PS: I can already see the next 200 or so comments in my mind 😉

    • Kara Kittle

      I did read the post. LOL, and I don’t think you have anything to worry about. I have had gray hair since I was 12. Just get you some hair color for men, no one will know the difference….

      Jesus did say that you could not by thought add one cubit to your stature or add more hair…but He said nothing about coloring…unless you count that one verse about the hoary head.

      If the whole article was to get us to think about the human Jesus, it just made me more in awe of Him.

    • C Michael Patton

      Was Christ every grumpy? lol. Good one. I am grumpy right now. I don’t know if it is sin or not. Does grumpiness cancel joy? Is lack of joy a sin. Ahhh…

    • Chuck Thomas

      Jesus may not have had gray hair while inhabiting this planet, but it seems that in the intervening time between His ascension and His return, He winds up going gray. But is is the really cool gray, like Peter Graves. You know, not just gray-gray, but WHITE gray. (Rev 1: 14) Very distinguished looking. 🙂

    • Marv

      CMP, maybe you should drive a British car for a while.

    • C Michael Patton

      Don’t get it.

    • C Michael Patton

      LOL…now I get it.

    • cheryl u


      How would your thinking fit with all that it says in I Cor. 15 about flesh and blood not being able to inherit the Kingdom but that our mortality must put on immortality and our corruption must put on incorruption? That to me sounds like, “some new kind of body that has an inherent inability to suffer death”.

      I will admit though, that I have always wondered why we will need the tree of life in Heaven. I just don’t know how it all fits together.

    • C Michael Patton

      Good question. I don’t really have an answer.

      In the scheme that I have suggested, the best I could say is that “putting on” the immortal body is in reference to the resurrected bodies lack of corruption and its access to the tree of life in the new creation.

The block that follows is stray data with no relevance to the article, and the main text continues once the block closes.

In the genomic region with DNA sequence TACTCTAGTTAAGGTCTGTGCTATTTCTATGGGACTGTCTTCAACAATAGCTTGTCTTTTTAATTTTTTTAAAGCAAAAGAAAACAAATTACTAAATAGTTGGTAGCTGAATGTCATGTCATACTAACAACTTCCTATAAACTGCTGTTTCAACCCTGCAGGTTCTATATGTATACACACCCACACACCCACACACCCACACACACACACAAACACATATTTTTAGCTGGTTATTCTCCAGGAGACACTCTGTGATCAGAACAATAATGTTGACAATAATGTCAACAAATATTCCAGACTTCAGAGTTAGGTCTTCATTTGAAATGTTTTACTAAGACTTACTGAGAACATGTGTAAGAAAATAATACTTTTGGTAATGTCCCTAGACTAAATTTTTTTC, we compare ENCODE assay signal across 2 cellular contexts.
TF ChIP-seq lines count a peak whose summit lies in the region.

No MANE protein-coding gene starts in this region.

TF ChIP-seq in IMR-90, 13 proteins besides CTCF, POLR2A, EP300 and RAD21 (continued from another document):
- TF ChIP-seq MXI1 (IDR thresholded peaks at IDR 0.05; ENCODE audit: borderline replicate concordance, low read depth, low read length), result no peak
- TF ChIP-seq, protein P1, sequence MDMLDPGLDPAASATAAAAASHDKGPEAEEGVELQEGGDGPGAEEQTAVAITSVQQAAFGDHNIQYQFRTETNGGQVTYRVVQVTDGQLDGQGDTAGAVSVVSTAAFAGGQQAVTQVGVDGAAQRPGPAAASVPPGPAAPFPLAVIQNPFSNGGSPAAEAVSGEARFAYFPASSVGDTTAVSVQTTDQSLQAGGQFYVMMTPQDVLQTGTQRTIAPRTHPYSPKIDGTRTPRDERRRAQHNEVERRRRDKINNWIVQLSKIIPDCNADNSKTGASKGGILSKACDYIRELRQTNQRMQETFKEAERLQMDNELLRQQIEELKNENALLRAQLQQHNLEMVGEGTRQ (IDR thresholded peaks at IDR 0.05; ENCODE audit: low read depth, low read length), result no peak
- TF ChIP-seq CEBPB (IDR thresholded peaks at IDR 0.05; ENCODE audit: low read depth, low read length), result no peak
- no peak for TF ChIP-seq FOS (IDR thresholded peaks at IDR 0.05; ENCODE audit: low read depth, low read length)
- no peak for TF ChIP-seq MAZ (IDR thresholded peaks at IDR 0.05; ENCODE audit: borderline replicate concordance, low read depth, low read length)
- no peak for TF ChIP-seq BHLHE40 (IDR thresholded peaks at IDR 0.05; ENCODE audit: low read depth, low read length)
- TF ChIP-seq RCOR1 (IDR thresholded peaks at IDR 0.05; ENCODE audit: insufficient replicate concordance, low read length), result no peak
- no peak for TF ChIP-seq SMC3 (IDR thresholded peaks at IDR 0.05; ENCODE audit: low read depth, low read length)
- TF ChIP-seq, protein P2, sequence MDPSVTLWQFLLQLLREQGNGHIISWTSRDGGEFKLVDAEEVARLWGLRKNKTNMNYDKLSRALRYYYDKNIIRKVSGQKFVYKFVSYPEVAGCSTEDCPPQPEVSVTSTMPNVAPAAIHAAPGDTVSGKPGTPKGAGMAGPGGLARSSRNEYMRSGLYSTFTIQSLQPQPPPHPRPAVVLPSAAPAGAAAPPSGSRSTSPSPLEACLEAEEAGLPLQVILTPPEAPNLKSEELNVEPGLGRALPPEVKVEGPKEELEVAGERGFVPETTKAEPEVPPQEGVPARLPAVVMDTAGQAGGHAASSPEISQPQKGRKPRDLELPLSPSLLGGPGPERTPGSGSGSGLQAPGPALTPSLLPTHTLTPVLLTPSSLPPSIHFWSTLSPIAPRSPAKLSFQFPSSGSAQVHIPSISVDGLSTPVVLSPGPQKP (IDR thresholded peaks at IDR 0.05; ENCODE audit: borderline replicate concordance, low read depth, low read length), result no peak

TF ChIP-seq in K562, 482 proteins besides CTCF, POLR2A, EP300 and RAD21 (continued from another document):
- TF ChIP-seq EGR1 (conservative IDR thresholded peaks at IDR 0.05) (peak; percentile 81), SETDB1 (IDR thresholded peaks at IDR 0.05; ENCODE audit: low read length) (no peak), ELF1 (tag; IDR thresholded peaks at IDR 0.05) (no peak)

• Interesting post Michael,

      Not sure if I agree with the “outside temptation” theory, as I think that it implies that Christ’s temptation was different to our own. Yet the Hebrews says that Christ was “tempted in all things as we are, yet without sin.” (Heb. 4:15 NASB)

      To support your thesis though, Christ is known as the second Adam, and as such could have been born without a sin nature. Unlike Adam, though Christ chose not to sin, and as such was able to be that perfect sacrifice that was required. I really like what Dallas Willard has to say on the topic.

      Whatever option is correct, I think the important fact was that he did not sin.

      On the matter of gray hair (and I realize that this was not the point of your post), I wrote an interesting article that sets out an argument for Christ being in his 40s when he died (43-48). I started looking into it when I saw a quote from Irenaeus saying that Christ was about 50 when he died.

      Take a look at it and let me know what you think.

      Mike Bell

    • Kara Kittle

      As a second Adam, would he have lived over 600 years? Here on earth?

    • Sam

      “Christ would have died because He did not have access to the “Tree of Life.””

      No. Because He is THE Tree of Life

      (John 14:6) Jesus answered, “I am the way and the truth and the life. No one comes to the Father except through me.

      (John 11:25) Jesus said to her, “I am the resurrection and the life. He who believes in me will live, even though he dies

      (John 5:26) For as the Father has life in himself, so he has granted the Son to have life in himself.

      Plus being human did not negate the fact that he wasis a Divine Person.